Monday, February 21, 2011

Formal Zombie Poetry

Neil Gaiman recently tweeted that "There is not enough Formal Zombie Poetry." So here's one I wrote about a month ago. Sent it to the letter column in The Walking Dead comics, but I don't know if they've even looked at it:

Outside, Looking In
Not hunger, quite; but want no feast can sate
We who are dead so yearn for what we’ve missed
To taste, to feel, to fill the hollowness with weight
We’re pulled, and by your gravity we’re kissed

I call it love, this ache to join your life
With us, diffusing warmth throughout our chill
We see your eyes, haunted by some grief
And only wish your heartache to be still

And though you shoot us down, yet still we come,
Again, again, we die and resurrect
But never do we sink so fully numb
To fail to feel the pain of your neglect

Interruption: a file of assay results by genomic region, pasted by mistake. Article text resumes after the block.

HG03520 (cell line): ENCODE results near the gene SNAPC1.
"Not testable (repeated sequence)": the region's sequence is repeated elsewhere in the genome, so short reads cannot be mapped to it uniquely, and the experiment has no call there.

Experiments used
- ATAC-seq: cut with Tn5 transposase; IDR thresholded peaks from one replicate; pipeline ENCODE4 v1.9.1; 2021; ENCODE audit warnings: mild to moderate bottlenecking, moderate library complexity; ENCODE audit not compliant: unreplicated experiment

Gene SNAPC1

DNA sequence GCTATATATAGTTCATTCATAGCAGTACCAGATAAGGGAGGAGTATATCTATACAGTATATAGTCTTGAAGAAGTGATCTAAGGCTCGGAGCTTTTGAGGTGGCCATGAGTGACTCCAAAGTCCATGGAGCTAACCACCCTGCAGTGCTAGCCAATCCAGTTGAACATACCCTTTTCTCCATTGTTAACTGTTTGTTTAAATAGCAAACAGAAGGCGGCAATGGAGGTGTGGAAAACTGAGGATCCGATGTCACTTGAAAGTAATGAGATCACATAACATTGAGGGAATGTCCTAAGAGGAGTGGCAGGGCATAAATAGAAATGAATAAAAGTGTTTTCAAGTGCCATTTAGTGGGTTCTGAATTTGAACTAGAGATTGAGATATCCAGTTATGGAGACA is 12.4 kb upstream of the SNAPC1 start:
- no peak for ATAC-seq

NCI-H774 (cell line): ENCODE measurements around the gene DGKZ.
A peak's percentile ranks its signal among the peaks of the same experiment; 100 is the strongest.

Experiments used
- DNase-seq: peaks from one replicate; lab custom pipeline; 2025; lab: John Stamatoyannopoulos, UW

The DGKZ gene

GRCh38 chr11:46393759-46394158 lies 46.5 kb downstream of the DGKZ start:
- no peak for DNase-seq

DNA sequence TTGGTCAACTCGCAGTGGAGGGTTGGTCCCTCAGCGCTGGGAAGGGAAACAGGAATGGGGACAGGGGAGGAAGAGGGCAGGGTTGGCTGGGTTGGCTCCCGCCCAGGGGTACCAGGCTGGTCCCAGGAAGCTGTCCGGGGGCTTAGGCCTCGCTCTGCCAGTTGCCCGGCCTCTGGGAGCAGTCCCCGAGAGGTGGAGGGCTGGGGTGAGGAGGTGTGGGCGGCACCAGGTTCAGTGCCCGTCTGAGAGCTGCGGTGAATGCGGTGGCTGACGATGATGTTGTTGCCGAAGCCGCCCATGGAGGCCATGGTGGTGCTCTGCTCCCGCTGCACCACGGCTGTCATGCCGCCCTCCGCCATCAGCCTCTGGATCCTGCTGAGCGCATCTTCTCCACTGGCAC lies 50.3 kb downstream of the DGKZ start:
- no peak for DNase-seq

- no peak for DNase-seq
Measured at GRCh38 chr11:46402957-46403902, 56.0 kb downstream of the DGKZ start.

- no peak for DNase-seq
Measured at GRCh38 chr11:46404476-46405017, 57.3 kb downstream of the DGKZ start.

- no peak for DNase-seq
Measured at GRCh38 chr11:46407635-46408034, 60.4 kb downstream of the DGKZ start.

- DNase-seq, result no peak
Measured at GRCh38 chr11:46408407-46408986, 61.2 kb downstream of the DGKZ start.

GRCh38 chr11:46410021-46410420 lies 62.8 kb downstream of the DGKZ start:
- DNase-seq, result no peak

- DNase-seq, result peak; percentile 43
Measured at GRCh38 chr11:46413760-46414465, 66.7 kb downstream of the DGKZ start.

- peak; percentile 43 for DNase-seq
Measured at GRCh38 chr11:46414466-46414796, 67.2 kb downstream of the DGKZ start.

One day, I will break bread with you, my friend
We cannot lose, we cannot win, in the end


Well, it amused me to write a pretentious, formal Elizabethan sonnet from the point of view of a mindless zombie. And yes, the slightly "off" meter was intentional (it is a lurching zombie, after all).

And, as a bonus, here's a formal alien invader/delusional serial-killer poem:

My Secret
I hide my real skin inside a cask
Of nutrients, recording what I see
for those above. To implement my task,
I've learned to mimic well humanity.

By day I show my mask, and play my role.
At night, alone, I wear the patchwork flesh
And dream of specimens in my control
Probed within a cold containment mesh.

And now you've found the cask, and seen me dressed
In my own skin, as I am, not as I seem.
And though you say you're glad that I've confessed,
Your eyes betray a stifled urge to scream.

This private shame, which was but mine to keep
Has fouled your mind; so, slicing in, I weep.